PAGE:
Good sexual health is important for everyone's general health and wellbeing. Sexual health is not only about physical wellbeing. It includes the right to healthy and respectful relationships, health services that are inclusive, safe and appropriate, access to accurate information, and freedom from coercion, violence, stigma and discrimination. Sex is a normal, natural part of life, and nothing to be embarrassed about.

If you’re sexually active, it’s important to keep an eye on your sexual health. The best way to do this is by having regular sexual health checks from your doctor or a sexual health nurse. Find out what’s involved, and where you can get a sexual health check.

This can help if:

  • you’re sexually active and you haven’t had a sexual health check recently (or ever)
  • you think you might have a sexually transmitted infection (STI) and need to see someone about it
  • you want to know what’s involved with getting a sexual health check.

When to get a sexual health check

If you’re sexually active, it’s important to visit a doctor at least every six months to have sexual health checks, even if you feel nervous about it. Just remember that doctors and nurses talk about this kind of stuff all day, every day.

A sexual health check is really important if the following circumstances apply to you:

  • you think you might have an STI
  • you’ve recently had unprotected sex, including vaginal, oral or anal sex
  • a condom broke or fell off during sex
  • you or your partner has more than one sexual partner
  • you’ve shared injecting equipment (needles, etc.)
  • you’re at the start of a new sexual relationship.

What happens at a sexual health check?

At a sexual health check, you’ll be asked about your sex life, your body and your state of mind. Sexual health checks can involve tests – for example, for STIs (usually a blood or urine test), sexual dysfunction, and cervical cancer (for women). They also include discussions about:

  • contraception, including long-term contraception options
  • reproductive issues, such as fertility
  • your rights in sexual relationships
  • your feelings about sex.

The doctor will usually start by asking you some questions, such as:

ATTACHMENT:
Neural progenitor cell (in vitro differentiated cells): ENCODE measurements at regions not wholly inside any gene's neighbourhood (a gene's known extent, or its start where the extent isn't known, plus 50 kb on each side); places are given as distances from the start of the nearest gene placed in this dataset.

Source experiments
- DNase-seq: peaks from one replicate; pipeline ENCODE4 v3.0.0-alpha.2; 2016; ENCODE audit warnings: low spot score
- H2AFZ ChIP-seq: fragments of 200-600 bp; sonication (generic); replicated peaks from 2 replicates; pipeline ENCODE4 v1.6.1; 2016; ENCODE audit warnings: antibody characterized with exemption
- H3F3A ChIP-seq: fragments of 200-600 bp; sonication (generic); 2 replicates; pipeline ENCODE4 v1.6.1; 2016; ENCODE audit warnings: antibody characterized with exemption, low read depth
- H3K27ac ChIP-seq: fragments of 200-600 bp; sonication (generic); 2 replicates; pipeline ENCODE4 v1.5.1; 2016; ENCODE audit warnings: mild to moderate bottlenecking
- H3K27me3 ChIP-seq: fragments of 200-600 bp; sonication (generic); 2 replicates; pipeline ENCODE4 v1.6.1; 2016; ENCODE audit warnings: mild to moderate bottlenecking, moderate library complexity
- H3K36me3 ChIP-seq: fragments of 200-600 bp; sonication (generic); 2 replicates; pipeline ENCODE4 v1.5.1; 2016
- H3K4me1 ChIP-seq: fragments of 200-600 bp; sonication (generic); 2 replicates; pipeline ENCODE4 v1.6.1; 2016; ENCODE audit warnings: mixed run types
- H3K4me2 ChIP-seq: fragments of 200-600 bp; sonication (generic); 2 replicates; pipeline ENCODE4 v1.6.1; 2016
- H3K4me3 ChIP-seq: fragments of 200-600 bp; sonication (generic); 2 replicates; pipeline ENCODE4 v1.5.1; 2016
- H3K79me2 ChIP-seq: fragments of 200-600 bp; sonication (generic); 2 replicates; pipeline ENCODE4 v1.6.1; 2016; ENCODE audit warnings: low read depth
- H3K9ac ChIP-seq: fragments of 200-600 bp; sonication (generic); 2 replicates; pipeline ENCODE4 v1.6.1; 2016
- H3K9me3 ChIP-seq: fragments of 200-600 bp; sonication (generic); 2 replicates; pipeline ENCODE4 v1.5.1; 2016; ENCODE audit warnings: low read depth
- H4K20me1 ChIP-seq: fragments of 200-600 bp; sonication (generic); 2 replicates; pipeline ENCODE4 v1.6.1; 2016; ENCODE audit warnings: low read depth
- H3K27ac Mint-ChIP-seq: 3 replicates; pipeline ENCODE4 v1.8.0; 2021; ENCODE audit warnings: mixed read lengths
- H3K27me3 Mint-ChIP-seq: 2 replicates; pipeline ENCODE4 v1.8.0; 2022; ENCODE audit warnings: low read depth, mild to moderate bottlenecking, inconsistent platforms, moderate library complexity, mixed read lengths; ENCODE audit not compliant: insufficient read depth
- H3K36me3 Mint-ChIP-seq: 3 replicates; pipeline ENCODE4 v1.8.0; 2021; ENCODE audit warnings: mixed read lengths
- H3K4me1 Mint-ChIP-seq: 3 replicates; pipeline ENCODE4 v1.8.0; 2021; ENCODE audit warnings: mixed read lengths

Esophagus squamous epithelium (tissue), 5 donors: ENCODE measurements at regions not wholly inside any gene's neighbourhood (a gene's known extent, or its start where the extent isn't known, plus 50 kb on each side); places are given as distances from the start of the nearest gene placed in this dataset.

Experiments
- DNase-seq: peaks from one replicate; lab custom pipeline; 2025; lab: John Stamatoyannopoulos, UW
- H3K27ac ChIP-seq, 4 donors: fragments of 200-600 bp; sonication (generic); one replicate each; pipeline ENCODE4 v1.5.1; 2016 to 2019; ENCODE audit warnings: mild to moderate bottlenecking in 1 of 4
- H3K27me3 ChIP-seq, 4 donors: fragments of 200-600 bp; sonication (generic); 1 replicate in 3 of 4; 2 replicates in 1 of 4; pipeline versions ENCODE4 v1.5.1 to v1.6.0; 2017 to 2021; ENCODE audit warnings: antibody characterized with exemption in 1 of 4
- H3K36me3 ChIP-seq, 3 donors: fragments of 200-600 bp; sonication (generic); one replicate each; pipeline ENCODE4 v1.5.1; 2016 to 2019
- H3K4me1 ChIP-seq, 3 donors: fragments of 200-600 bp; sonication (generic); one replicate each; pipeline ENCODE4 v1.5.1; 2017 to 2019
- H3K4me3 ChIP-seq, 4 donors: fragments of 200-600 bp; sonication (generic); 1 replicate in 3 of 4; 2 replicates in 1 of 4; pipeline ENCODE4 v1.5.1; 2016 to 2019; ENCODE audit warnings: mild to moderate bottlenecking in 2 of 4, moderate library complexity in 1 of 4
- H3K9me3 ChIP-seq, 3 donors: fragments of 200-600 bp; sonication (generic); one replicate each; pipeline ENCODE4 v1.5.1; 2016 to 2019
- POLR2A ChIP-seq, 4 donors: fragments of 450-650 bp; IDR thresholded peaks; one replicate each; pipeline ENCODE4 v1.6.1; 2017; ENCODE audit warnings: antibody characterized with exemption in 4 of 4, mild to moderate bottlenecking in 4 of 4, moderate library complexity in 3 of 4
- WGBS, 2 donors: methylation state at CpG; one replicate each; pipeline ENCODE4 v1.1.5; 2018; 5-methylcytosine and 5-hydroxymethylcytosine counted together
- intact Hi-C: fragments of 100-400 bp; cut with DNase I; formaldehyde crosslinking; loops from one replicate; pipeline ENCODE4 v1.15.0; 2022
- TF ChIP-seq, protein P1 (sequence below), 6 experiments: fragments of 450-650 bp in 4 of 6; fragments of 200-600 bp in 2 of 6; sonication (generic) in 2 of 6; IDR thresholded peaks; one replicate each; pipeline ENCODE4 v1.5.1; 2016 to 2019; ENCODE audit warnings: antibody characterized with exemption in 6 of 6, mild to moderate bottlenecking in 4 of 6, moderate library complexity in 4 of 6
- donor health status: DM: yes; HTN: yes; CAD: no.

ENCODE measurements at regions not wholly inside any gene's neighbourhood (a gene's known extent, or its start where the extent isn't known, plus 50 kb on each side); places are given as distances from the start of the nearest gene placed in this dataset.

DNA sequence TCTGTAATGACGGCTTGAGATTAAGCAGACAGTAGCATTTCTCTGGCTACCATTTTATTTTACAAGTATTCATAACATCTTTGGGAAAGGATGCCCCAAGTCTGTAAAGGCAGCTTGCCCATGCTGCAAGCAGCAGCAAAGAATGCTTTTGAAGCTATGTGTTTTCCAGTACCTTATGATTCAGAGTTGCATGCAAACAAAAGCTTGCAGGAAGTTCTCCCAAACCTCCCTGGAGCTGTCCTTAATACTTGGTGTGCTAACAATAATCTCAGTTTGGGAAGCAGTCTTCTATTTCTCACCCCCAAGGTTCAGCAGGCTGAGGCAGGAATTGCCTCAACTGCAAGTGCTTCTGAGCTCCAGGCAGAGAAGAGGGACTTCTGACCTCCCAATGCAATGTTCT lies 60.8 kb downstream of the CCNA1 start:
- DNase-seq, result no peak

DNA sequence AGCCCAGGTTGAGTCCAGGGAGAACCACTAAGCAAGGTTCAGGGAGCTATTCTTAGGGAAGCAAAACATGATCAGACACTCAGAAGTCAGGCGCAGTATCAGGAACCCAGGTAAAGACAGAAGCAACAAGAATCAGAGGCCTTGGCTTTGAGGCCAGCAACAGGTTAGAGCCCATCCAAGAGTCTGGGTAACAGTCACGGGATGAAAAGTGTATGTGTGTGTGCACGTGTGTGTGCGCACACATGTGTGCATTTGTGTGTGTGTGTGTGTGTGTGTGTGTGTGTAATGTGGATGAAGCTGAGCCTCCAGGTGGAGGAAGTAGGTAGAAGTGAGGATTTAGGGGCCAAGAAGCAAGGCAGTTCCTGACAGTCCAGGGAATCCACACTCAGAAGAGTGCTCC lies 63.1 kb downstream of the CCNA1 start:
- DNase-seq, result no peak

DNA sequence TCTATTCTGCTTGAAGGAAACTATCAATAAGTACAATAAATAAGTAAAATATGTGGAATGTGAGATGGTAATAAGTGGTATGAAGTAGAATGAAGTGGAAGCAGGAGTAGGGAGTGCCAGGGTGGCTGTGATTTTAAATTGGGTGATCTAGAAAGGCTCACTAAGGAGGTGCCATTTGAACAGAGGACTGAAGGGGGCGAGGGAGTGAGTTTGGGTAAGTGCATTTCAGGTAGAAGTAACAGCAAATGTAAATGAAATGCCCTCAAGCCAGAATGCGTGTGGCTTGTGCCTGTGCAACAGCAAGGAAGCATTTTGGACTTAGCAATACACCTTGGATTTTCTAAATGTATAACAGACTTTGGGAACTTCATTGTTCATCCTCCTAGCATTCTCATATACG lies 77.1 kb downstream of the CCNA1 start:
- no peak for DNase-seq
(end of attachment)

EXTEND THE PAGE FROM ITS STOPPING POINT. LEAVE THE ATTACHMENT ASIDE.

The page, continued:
• how many sexual partners have you had?
  • what type of sexual activity do you engage in?
  • who do you have sex with (men, women or both)?
  • do you have any symptoms that could indicate a sexual health or reproductive problem?

A physical examination is also part of a sexual health check. With your permission, the doctor or nurse might:

  • examine your external genital area
  • take swabs of fluid or discharge on a cotton bud for examination under a microscope
  • ask you to provide a urine sample or blood test
  • for women, perform a vaginal examination, such as a pap smear (a swab on the cervix inside your vagina to test for signs of cervical cancer).

Is it always awkward?

Sexual health checks can be uncomfortable, awkward and embarrassing for you, but remember that for a doctor or health practitioner, these checks are a normal part of their job. Try to be honest and open, and trust that your doctor has heard it all before!

Your comfort and safety are important. If you feel that things are more uncomfortable than they should be, or that the doctor is doing or saying things that aren’t professional, you have the right to ask them to stop and to arrange to see a different doctor.


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For more info

This information was originally produced by Reachout, in their article Sexual Health Check.

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